std::io::Cursor is a type that implements BufRead. In this example, we use Cursor to read all the bytes in a byte slice in hyphen delimited segments:

use std::io::{self, BufRead};

let mut cursor = io::Cursor::new(b"lorem-ipsum");
let mut buf = vec![];

// cursor is at 'l'
let num_bytes = cursor.read_until(b'-', &mut buf)
    .expect("reading from cursor won't fail");
assert_eq!(num_bytes, 6);
assert_eq!(buf, b"lorem-");
buf.clear();

// cursor is at 'i'
let num_bytes = cursor.read_until(b'-', &mut buf)
    .expect("reading from cursor won't fail");
assert_eq!(num_bytes, 5);
assert_eq!(buf, b"ipsum");
buf.clear();

// cursor is at EOF
let num_bytes = cursor.read_until(b'-', &mut buf)
    .expect("reading from cursor won't fail");
assert_eq!(num_bytes, 0);
assert_eq!(buf, b"");Run

Read all bytes until a newline (the 0xA byte) is reached, and append them to the provided buffer.

This function will read bytes from the underlying stream until the newline delimiter (the 0xA byte) or EOF is found. Once found, all bytes up to, and including, the delimiter (if found) will be appended to buf.

If successful, this function will return the total number of bytes read.

Errors

This function has the same error semantics as [read_until] and will also return an error if the read bytes are not valid UTF-8. If an I/O error is encountered then buf may contain some bytes already read in the event that all data read so far was valid UTF-8.

Examples

std::io::Cursor is a type that implements BufRead. In this example, we use Cursor to read all the lines in a byte slice:

use std::io::{self, BufRead};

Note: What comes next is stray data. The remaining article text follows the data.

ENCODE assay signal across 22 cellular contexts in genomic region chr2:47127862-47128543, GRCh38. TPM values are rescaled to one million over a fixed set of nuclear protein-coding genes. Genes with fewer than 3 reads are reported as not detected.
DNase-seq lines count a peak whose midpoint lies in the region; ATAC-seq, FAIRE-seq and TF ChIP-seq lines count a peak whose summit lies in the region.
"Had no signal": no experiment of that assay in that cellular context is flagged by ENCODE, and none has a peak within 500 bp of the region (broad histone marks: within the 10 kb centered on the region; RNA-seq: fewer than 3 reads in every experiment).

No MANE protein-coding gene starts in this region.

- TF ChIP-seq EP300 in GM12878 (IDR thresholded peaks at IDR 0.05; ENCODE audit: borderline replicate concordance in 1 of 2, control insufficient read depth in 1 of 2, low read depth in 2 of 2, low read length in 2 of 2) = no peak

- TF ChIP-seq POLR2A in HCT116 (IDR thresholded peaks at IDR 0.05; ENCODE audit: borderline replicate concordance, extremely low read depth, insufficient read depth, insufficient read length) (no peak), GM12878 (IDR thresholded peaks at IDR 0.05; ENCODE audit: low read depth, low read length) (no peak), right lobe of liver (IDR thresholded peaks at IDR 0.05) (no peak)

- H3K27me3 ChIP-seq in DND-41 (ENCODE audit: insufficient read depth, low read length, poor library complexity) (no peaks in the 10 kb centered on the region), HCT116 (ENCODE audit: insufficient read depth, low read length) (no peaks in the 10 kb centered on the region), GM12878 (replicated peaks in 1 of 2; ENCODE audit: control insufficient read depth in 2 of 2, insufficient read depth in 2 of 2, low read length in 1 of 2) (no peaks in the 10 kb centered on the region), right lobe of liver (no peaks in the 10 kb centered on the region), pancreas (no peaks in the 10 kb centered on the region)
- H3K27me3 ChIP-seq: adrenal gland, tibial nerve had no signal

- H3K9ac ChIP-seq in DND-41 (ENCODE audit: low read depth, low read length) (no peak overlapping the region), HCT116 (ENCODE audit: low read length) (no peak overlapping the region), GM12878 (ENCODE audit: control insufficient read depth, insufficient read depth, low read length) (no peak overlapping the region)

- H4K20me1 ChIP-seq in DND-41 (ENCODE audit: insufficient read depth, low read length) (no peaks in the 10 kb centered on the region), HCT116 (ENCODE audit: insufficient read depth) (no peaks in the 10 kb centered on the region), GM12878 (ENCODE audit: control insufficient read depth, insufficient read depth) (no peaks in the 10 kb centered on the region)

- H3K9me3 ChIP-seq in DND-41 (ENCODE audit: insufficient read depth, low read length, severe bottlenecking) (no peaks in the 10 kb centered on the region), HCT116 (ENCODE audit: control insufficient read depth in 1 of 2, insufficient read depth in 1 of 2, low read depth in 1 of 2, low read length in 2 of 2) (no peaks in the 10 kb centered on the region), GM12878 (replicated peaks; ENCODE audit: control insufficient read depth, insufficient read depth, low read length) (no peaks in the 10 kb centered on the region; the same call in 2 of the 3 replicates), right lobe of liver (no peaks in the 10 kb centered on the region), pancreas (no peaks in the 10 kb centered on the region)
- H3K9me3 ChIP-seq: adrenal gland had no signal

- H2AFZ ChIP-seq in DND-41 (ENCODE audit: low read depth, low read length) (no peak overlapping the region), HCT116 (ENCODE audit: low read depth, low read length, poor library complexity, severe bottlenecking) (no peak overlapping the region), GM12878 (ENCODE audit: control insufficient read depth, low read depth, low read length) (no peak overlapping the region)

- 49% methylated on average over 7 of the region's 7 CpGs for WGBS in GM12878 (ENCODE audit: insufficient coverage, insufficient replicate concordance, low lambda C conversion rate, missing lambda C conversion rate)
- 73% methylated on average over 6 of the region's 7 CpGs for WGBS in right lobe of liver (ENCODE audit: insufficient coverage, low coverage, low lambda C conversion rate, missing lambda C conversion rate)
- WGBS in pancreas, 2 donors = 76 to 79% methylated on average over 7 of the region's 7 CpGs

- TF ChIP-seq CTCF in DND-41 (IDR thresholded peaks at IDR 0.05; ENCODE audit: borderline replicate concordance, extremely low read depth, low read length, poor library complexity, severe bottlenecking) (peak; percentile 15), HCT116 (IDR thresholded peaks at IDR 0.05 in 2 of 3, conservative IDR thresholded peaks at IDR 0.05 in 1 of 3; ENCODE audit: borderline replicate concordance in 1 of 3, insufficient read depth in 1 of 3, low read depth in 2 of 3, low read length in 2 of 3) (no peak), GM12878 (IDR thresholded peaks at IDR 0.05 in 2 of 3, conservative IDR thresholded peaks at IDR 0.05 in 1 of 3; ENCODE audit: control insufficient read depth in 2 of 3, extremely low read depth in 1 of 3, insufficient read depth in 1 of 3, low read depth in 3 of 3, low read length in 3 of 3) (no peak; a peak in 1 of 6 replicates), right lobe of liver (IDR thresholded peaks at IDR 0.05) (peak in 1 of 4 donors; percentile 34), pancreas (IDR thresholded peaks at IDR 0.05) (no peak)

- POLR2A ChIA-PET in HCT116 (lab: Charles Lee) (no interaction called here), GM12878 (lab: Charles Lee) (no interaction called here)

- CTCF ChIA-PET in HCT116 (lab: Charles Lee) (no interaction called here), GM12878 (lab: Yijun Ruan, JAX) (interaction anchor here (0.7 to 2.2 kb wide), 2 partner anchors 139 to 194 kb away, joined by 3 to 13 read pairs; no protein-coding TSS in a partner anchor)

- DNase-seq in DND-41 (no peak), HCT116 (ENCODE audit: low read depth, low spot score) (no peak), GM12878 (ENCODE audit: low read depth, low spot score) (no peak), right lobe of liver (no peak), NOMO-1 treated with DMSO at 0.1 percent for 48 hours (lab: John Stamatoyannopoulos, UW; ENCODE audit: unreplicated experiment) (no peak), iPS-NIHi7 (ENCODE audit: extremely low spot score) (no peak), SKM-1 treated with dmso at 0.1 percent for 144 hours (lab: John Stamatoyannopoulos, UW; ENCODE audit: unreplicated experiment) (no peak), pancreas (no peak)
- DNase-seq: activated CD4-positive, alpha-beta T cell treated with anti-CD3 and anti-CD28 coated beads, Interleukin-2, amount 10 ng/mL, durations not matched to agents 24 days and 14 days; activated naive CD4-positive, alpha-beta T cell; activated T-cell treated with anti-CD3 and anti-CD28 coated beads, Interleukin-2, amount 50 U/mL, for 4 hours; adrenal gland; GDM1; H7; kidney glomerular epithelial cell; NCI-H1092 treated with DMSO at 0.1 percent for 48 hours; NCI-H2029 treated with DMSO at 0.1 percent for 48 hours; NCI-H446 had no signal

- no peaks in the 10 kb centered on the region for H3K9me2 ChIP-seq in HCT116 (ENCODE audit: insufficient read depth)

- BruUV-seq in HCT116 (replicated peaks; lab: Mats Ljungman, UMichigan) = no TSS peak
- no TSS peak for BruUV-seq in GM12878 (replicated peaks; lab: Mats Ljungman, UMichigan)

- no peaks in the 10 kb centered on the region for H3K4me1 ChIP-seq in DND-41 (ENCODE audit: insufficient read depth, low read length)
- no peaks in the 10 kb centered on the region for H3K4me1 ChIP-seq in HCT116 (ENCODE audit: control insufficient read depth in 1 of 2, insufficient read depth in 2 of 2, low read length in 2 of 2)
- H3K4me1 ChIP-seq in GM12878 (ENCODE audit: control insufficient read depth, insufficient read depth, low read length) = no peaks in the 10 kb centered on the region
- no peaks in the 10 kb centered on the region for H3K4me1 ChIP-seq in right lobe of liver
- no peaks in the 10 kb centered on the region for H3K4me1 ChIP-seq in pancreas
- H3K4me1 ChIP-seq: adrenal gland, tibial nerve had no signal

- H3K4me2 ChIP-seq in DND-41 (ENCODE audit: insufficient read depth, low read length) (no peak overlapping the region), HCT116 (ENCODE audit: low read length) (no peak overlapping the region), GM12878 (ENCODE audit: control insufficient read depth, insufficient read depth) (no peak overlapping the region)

let mut cursor = io::Cursor::new(b"foo\nbar");
let mut buf = String::new();

// cursor is at 'f'
let num_bytes = cursor.read_line(&mut buf)
    .expect("reading from cursor won't fail");
assert_eq!(num_bytes, 4);
assert_eq!(buf, "foo\n");
buf.clear();

// cursor is at 'b'
let num_bytes = cursor.read_line(&mut buf)
    .expect("reading from cursor won't fail");
assert_eq!(num_bytes, 3);
assert_eq!(buf, "bar");
buf.clear();

// cursor is at EOF
let num_bytes = cursor.read_line(&mut buf)
    .expect("reading from cursor won't fail");
assert_eq!(num_bytes, 0);
assert_eq!(buf, "");Run

Returns an iterator over the contents of this reader split on the byte byte.

The iterator returned from this function will return instances of io::Result<Vec<u8>>. Each vector returned will not have the delimiter byte at the end.

This function will yield errors whenever read_until would have also yielded an error.

Examples

std::io::Cursor is a type that implements BufRead. In this example, we use Cursor to iterate over all hyphen delimited segments in a byte slice

use std::io::{self, BufRead};

let cursor = io::Cursor::new(b"lorem-ipsum-dolor");

let mut split_iter = cursor.split(b'-').map(|l| l.unwrap());
assert_eq!(split_iter.next(), Some(b"lorem".to_vec()));
assert_eq!(split_iter.next(), Some(b"ipsum".to_vec()));
assert_eq!(split_iter.next(), Some(b"dolor".to_vec()));
assert_eq!(split_iter.next(), None);Run

Returns an iterator over the lines of this reader.

The iterator returned from this function will yield instances of io::Result<String>. Each string returned will not have a newline byte (the 0xA byte) or CRLF (0xD, 0xA bytes) at the end.

Examples

std::io::Cursor is a type that implements BufRead. In this example, we use Cursor to iterate over all the lines in a byte slice.

use std::io::{self, BufRead};

let cursor = io::Cursor::new(b"lorem\nipsum\r\ndolor");

let mut lines_iter = cursor.lines().map(|l| l.unwrap());
assert_eq!(lines_iter.next(), Some(String::from("lorem")));
assert_eq!(lines_iter.next(), Some(String::from("ipsum")));
assert_eq!(lines_iter.next(), Some(String::from("dolor")));
assert_eq!(lines_iter.next(), None);Run

Errors

Each line of the iterator has the same error semantics as BufRead::read_line.

Implementors